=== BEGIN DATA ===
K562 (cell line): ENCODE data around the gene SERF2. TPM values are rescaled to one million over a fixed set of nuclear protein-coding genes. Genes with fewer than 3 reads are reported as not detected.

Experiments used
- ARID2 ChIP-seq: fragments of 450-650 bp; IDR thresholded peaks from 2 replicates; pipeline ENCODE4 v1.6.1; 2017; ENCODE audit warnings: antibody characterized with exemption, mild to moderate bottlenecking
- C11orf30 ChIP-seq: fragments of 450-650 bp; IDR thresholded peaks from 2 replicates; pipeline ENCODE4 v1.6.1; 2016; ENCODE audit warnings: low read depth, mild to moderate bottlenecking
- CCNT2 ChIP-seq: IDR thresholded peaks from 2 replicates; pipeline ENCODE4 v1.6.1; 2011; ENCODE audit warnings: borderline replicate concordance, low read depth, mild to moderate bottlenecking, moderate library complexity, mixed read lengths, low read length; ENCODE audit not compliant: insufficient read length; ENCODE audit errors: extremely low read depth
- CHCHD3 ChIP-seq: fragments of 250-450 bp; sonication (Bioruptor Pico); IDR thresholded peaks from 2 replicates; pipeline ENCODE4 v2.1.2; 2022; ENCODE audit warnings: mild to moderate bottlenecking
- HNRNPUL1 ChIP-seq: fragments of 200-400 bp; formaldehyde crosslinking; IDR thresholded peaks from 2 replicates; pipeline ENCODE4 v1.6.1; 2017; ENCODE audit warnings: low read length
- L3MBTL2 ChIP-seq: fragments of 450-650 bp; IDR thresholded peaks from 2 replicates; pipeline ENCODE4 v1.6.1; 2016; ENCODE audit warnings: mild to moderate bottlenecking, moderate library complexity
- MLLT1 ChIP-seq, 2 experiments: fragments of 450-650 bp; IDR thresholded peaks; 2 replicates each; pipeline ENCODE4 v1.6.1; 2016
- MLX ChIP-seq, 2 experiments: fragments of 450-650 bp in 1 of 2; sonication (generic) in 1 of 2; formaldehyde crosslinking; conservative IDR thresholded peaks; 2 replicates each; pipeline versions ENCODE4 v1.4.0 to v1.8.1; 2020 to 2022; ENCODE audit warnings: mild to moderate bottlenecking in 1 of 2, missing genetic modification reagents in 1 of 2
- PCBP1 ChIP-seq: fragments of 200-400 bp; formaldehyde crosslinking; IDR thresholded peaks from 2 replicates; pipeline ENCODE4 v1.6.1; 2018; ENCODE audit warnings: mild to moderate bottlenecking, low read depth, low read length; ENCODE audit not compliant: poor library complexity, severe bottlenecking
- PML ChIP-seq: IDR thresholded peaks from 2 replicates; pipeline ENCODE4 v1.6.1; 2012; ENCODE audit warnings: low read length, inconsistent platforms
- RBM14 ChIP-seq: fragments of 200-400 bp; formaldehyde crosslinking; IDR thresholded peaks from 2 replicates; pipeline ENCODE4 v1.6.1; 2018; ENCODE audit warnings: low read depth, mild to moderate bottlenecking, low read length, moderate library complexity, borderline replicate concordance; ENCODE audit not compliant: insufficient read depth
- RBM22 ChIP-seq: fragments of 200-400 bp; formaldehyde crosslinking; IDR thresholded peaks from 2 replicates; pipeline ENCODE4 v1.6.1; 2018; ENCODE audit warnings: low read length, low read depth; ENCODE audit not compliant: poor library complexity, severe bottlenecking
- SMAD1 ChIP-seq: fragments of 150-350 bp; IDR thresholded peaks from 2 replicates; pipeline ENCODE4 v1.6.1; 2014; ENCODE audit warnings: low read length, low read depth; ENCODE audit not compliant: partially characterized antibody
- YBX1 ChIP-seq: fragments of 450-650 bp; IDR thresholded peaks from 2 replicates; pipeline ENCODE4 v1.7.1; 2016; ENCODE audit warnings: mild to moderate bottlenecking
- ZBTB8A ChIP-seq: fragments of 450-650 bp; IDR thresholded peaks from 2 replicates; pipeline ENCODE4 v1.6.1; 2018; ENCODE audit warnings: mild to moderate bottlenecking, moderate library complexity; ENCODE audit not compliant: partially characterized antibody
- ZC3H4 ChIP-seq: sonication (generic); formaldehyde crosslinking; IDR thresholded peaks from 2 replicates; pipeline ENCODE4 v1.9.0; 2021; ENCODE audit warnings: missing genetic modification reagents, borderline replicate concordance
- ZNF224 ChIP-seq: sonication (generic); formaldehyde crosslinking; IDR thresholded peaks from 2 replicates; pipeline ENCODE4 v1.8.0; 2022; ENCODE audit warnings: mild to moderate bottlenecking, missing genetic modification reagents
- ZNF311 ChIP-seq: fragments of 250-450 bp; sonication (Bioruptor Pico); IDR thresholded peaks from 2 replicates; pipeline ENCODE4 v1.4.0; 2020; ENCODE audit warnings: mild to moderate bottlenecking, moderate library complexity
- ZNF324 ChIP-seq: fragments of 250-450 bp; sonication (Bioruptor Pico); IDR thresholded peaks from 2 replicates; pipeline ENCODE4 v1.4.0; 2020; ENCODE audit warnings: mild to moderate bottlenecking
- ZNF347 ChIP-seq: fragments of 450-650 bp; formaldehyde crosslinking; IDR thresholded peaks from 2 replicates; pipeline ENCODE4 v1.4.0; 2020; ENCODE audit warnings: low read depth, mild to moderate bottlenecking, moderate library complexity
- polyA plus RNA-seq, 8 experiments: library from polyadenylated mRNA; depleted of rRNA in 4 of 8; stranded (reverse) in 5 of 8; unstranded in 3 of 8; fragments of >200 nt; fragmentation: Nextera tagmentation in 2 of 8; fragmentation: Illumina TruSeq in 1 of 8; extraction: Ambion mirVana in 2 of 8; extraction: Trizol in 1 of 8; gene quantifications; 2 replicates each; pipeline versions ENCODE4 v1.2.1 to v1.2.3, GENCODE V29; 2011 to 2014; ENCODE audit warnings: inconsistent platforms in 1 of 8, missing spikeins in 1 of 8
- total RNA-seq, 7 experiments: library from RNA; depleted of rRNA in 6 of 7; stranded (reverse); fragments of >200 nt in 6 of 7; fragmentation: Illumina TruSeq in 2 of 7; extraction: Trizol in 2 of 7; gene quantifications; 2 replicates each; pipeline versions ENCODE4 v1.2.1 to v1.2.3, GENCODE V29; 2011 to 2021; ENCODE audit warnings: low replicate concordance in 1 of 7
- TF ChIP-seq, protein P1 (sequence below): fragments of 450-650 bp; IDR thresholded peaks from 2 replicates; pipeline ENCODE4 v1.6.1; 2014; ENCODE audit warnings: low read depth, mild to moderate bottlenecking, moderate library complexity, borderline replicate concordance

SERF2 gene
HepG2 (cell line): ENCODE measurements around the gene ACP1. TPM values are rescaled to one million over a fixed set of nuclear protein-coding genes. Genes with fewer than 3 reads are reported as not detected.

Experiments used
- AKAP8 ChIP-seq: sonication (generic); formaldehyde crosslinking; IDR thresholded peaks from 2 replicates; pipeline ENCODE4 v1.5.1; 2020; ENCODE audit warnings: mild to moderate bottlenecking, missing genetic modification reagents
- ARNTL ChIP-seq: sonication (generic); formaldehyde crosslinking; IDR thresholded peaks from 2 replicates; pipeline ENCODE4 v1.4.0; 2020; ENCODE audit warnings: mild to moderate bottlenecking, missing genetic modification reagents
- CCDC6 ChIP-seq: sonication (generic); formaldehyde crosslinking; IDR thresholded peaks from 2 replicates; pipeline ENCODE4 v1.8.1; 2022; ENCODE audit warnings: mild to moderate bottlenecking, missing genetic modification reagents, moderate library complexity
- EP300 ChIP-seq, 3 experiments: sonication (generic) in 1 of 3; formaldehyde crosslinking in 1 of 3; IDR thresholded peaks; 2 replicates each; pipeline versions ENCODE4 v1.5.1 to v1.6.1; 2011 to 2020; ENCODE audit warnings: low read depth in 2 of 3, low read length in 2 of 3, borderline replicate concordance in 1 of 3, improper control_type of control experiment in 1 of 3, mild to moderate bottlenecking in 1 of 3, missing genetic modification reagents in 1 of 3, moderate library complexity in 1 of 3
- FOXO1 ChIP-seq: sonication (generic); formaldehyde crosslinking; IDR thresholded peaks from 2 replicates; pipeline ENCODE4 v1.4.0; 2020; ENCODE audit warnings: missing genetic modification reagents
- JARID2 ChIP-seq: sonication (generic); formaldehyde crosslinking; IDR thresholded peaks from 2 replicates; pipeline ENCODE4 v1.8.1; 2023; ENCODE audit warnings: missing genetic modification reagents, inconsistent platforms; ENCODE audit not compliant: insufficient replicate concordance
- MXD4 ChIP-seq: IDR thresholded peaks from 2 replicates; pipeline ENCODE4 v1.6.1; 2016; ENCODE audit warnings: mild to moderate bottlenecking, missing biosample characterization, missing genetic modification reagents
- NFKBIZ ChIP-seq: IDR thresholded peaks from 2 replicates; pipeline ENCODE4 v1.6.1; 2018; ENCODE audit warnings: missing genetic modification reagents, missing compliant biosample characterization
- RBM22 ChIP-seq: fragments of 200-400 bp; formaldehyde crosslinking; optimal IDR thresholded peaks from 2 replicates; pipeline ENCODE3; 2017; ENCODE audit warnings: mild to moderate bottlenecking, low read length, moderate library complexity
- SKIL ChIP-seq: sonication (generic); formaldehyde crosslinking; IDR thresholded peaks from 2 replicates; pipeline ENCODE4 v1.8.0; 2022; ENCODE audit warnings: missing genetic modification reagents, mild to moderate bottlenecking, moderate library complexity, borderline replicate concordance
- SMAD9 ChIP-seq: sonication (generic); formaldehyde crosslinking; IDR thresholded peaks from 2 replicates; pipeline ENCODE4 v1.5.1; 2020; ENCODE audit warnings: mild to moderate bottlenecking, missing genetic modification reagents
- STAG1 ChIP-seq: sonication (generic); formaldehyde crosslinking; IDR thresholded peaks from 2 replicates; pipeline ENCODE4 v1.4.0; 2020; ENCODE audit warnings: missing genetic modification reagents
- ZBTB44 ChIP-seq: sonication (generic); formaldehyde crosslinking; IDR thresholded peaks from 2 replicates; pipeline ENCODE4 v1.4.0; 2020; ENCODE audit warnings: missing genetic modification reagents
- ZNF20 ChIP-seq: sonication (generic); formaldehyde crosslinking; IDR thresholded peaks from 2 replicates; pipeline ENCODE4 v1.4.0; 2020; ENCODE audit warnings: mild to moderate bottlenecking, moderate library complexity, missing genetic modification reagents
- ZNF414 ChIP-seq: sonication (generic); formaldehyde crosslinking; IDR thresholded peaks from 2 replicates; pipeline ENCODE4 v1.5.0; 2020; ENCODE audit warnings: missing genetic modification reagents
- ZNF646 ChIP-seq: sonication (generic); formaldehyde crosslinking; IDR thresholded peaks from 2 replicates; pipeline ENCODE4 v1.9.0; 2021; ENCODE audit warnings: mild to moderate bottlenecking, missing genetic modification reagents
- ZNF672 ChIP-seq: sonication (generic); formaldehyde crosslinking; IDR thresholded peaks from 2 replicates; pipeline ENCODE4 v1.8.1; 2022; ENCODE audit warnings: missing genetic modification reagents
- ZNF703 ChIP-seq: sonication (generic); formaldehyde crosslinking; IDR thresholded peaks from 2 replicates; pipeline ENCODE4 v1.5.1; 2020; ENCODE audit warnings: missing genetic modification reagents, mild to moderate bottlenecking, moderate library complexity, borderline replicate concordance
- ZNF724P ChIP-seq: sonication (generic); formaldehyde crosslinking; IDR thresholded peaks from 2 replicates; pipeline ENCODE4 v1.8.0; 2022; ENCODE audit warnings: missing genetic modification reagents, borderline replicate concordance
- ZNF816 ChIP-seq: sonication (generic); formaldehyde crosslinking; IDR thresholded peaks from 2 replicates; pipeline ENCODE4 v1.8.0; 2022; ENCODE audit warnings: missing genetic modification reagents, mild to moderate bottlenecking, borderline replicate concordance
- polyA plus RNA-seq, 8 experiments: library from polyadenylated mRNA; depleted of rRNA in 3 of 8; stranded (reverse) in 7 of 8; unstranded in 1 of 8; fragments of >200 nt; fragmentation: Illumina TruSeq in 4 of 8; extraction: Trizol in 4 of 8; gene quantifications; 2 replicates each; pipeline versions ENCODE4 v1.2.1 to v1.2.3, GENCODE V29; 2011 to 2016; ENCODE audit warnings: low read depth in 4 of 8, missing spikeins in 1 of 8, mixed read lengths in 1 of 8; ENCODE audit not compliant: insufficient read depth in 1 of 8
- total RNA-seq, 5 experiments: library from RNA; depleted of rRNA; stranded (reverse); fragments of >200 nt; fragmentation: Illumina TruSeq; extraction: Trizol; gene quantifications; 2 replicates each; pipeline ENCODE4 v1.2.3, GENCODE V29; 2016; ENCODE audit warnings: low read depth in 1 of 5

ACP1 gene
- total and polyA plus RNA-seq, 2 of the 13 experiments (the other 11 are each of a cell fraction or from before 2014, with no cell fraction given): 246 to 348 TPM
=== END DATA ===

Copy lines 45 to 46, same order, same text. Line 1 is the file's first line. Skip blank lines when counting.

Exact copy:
- ZNF672 ChIP-seq: sonication (generic); formaldehyde crosslinking; IDR thresholded peaks from 2 replicates; pipeline ENCODE4 v1.8.1; 2022; ENCODE audit warnings: missing genetic modification reagents
- ZNF703 ChIP-seq: sonication (generic); formaldehyde crosslinking; IDR thresholded peaks from 2 replicates; pipeline ENCODE4 v1.5.1; 2020; ENCODE audit warnings: missing genetic modification reagents, mild to moderate bottlenecking, moderate library complexity, borderline replicate concordance